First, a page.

The traditional prominence of analytical eclecticism in Middle East scholarship continues to inform analyses today. Hinnebusch, for instance, has introduced a “multivariate synthetic approach” that draws on neoclassic realism, constructivism, English School theory, IPE and historical sociology to account for international relations in a new Middle East marked by “transnational identity wars and competitive interference.” Meanwhile, Lynch combines a constructivist emphasis on ideas, a realist focus on states, and theory on proxy war, networks, civil war, and insurgency to make sense of “the new Arab wars.”
In addition to this revitalization of the IR/Middle East studies nexus, new issues have emerged that leverage other kinds of partnership. One critique posited that the recent sectarianism debate has explained sectarianism away by reducing the phenomenon to factors exterior to sectarian identity politics itself. In response, a growing number of Middle East scholars are now exploring whether and how insights from religious and ethnicity studies as well as from the broader IR debate on the role of religion in international relations can be useful analytical tools to study sectarianism in way that avoids the pitfalls of both essentialism and instrumentalism. This relates to another debate partly inspired by Brubaker’s distinction between “diacritical” and “normative ordering” dimensions of (religious) identities. Rather than focusing on the classic issue about territorial- versus supra-state identities, there is a growing interest in examining whether different kinds of supra-state identities affect regional politics differently. For instance, does it matter that external actors are emphasizing different kinds of (supra/sub-state) identities when trying to mobilize local proxies in Syria or Libya respectively? Likewise, does it make a difference if the current regional rivalry is understood in terms of an Arab, sectarian, Islamic, or Middle Eastern regional cold war?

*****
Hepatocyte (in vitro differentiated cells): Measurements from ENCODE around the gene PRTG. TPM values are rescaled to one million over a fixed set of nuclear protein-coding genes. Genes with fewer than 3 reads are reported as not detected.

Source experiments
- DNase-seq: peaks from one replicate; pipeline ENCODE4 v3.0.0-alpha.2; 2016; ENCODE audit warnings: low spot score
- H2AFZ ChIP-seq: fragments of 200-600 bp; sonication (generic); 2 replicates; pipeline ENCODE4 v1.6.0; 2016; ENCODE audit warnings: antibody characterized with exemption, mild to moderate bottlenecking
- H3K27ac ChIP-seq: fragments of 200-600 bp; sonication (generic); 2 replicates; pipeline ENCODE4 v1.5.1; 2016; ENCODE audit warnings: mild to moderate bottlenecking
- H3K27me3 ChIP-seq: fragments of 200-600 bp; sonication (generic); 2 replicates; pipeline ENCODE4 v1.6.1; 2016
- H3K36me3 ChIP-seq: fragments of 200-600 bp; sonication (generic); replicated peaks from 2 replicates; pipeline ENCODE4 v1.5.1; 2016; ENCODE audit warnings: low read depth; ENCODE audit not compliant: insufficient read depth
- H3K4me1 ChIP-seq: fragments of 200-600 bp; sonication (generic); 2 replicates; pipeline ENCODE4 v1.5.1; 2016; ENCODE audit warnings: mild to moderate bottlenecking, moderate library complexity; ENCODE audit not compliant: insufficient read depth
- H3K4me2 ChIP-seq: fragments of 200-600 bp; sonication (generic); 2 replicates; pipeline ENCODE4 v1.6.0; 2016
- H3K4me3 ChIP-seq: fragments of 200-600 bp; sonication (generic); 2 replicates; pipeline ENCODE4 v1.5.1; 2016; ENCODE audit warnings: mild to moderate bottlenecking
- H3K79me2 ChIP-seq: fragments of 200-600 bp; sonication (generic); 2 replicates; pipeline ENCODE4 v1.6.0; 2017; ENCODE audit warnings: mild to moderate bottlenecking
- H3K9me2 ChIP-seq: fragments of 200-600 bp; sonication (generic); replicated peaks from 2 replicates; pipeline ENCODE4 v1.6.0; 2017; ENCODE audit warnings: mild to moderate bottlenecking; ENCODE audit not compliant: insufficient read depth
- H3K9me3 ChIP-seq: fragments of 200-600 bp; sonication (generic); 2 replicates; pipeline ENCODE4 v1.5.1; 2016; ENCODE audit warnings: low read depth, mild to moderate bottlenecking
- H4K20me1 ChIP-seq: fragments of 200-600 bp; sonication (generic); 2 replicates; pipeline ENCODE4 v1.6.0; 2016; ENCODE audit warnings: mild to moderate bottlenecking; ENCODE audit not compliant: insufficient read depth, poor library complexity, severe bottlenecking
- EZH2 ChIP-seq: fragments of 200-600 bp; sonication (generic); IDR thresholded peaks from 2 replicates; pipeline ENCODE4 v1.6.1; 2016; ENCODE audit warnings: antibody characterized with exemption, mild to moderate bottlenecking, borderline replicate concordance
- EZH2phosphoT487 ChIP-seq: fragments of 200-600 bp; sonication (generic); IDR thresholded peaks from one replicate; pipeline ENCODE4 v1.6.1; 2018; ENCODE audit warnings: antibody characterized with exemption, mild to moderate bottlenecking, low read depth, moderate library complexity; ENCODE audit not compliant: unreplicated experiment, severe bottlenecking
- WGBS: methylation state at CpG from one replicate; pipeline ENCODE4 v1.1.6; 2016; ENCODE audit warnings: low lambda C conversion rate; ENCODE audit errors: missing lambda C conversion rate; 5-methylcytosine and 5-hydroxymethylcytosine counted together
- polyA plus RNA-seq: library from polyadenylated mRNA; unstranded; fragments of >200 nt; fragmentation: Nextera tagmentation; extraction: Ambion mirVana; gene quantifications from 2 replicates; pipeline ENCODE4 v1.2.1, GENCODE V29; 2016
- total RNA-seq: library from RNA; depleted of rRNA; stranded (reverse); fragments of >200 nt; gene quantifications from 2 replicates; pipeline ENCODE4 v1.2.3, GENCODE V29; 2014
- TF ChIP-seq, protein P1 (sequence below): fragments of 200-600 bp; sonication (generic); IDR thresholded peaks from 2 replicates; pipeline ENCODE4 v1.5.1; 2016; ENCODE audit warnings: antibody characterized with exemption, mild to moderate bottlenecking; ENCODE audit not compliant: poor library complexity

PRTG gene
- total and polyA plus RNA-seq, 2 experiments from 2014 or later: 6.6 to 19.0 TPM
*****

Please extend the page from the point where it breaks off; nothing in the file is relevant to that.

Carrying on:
3. How scholarly identities “in here” shape how we understand identity politics “out there”